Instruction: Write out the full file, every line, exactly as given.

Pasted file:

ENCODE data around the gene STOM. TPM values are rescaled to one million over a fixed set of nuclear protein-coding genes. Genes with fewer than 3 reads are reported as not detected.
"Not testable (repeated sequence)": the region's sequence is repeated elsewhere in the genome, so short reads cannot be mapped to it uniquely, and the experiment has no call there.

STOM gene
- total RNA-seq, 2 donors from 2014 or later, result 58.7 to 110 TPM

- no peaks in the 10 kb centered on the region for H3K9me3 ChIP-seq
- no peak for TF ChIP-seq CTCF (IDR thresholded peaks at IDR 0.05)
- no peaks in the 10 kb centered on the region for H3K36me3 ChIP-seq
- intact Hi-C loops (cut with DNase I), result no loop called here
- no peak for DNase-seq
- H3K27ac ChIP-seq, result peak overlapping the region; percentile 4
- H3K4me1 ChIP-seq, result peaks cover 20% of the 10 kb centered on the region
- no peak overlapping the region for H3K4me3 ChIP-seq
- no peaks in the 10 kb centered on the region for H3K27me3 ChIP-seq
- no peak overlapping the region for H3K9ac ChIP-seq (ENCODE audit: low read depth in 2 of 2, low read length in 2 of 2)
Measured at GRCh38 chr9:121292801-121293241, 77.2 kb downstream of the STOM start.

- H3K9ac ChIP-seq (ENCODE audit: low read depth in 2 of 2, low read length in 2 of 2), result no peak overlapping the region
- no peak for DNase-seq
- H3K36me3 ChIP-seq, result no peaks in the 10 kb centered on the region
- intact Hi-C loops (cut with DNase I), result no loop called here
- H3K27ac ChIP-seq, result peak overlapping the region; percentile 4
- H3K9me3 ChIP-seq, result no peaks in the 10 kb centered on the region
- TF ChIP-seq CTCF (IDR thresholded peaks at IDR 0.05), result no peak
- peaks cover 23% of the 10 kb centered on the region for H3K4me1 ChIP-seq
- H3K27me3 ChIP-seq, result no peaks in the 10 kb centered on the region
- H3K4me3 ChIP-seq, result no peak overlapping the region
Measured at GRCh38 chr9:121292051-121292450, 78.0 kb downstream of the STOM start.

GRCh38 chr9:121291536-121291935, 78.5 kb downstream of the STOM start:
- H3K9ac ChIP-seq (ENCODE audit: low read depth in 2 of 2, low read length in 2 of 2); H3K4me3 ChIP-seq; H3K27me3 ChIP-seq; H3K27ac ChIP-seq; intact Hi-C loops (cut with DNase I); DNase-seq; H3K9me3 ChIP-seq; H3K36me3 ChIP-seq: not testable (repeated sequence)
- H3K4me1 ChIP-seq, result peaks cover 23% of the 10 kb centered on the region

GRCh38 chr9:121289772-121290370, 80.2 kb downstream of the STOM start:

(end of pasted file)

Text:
ENCODE data around the gene STOM. TPM values are rescaled to one million over a fixed set of nuclear protein-coding genes. Genes with fewer than 3 reads are reported as not detected.
"Not testable (repeated sequence)": the region's sequence is repeated elsewhere in the genome, so short reads cannot be mapped to it uniquely, and the experiment has no call there.

STOM gene
- total RNA-seq, 2 donors from 2014 or later, result 58.7 to 110 TPM

- no peaks in the 10 kb centered on the region for H3K9me3 ChIP-seq
- no peak for TF ChIP-seq CTCF (IDR thresholded peaks at IDR 0.05)
- no peaks in the 10 kb centered on the region for H3K36me3 ChIP-seq
- intact Hi-C loops (cut with DNase I), result no loop called here
- no peak for DNase-seq
- H3K27ac ChIP-seq, result peak overlapping the region; percentile 4
- H3K4me1 ChIP-seq, result peaks cover 20% of the 10 kb centered on the region
- no peak overlapping the region for H3K4me3 ChIP-seq
- no peaks in the 10 kb centered on the region for H3K27me3 ChIP-seq
- no peak overlapping the region for H3K9ac ChIP-seq (ENCODE audit: low read depth in 2 of 2, low read length in 2 of 2)
Measured at GRCh38 chr9:121292801-121293241, 77.2 kb downstream of the STOM start.

- H3K9ac ChIP-seq (ENCODE audit: low read depth in 2 of 2, low read length in 2 of 2), result no peak overlapping the region
- no peak for DNase-seq
- H3K36me3 ChIP-seq, result no peaks in the 10 kb centered on the region
- intact Hi-C loops (cut with DNase I), result no loop called here
- H3K27ac ChIP-seq, result peak overlapping the region; percentile 4
- H3K9me3 ChIP-seq, result no peaks in the 10 kb centered on the region
- TF ChIP-seq CTCF (IDR thresholded peaks at IDR 0.05), result no peak
- peaks cover 23% of the 10 kb centered on the region for H3K4me1 ChIP-seq
- H3K27me3 ChIP-seq, result no peaks in the 10 kb centered on the region
- H3K4me3 ChIP-seq, result no peak overlapping the region
Measured at GRCh38 chr9:121292051-121292450, 78.0 kb downstream of the STOM start.

GRCh38 chr9:121291536-121291935, 78.5 kb downstream of the STOM start:
- H3K9ac ChIP-seq (ENCODE audit: low read depth in 2 of 2, low read length in 2 of 2); H3K4me3 ChIP-seq; H3K27me3 ChIP-seq; H3K27ac ChIP-seq; intact Hi-C loops (cut with DNase I); DNase-seq; H3K9me3 ChIP-seq; H3K36me3 ChIP-seq: not testable (repeated sequence)
- H3K4me1 ChIP-seq, result peaks cover 23% of the 10 kb centered on the region

GRCh38 chr9:121289772-121290370, 80.2 kb downstream of the STOM start: